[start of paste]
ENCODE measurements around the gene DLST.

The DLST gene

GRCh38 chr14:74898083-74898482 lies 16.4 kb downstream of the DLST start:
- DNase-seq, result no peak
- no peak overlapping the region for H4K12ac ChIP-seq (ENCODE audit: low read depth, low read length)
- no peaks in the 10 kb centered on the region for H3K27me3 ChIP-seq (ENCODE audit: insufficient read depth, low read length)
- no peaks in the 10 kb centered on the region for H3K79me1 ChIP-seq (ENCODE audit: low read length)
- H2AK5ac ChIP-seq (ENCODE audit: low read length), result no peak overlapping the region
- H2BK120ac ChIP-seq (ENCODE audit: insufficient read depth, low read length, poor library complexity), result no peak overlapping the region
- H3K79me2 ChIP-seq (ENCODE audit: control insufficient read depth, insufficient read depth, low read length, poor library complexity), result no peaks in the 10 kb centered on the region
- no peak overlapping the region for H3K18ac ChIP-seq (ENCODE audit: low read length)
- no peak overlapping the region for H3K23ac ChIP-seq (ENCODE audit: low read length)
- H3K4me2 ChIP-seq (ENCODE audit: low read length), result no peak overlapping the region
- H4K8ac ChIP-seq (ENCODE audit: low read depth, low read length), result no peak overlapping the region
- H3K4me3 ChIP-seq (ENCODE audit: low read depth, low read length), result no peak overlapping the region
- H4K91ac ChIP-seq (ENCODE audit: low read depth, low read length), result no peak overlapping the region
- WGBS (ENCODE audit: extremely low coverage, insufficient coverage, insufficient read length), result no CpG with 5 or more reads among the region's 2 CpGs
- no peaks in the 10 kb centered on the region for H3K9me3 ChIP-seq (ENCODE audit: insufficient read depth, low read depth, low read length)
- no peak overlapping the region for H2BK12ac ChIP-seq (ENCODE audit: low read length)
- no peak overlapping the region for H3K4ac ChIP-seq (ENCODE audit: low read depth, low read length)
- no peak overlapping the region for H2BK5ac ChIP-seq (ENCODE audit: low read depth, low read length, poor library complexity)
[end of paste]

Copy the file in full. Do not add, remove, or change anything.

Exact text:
ENCODE measurements around the gene DLST.

The DLST gene

GRCh38 chr14:74898083-74898482 lies 16.4 kb downstream of the DLST start:
- DNase-seq, result no peak
- no peak overlapping the region for H4K12ac ChIP-seq (ENCODE audit: low read depth, low read length)
- no peaks in the 10 kb centered on the region for H3K27me3 ChIP-seq (ENCODE audit: insufficient read depth, low read length)
- no peaks in the 10 kb centered on the region for H3K79me1 ChIP-seq (ENCODE audit: low read length)
- H2AK5ac ChIP-seq (ENCODE audit: low read length), result no peak overlapping the region
- H2BK120ac ChIP-seq (ENCODE audit: insufficient read depth, low read length, poor library complexity), result no peak overlapping the region
- H3K79me2 ChIP-seq (ENCODE audit: control insufficient read depth, insufficient read depth, low read length, poor library complexity), result no peaks in the 10 kb centered on the region
- no peak overlapping the region for H3K18ac ChIP-seq (ENCODE audit: low read length)
- no peak overlapping the region for H3K23ac ChIP-seq (ENCODE audit: low read length)
- H3K4me2 ChIP-seq (ENCODE audit: low read length), result no peak overlapping the region
- H4K8ac ChIP-seq (ENCODE audit: low read depth, low read length), result no peak overlapping the region
- H3K4me3 ChIP-seq (ENCODE audit: low read depth, low read length), result no peak overlapping the region
- H4K91ac ChIP-seq (ENCODE audit: low read depth, low read length), result no peak overlapping the region
- WGBS (ENCODE audit: extremely low coverage, insufficient coverage, insufficient read length), result no CpG with 5 or more reads among the region's 2 CpGs
- no peaks in the 10 kb centered on the region for H3K9me3 ChIP-seq (ENCODE audit: insufficient read depth, low read depth, low read length)
- no peak overlapping the region for H2BK12ac ChIP-seq (ENCODE audit: low read length)
- no peak overlapping the region for H3K4ac ChIP-seq (ENCODE audit: low read depth, low read length)
- no peak overlapping the region for H2BK5ac ChIP-seq (ENCODE audit: low read depth, low read length, poor library complexity)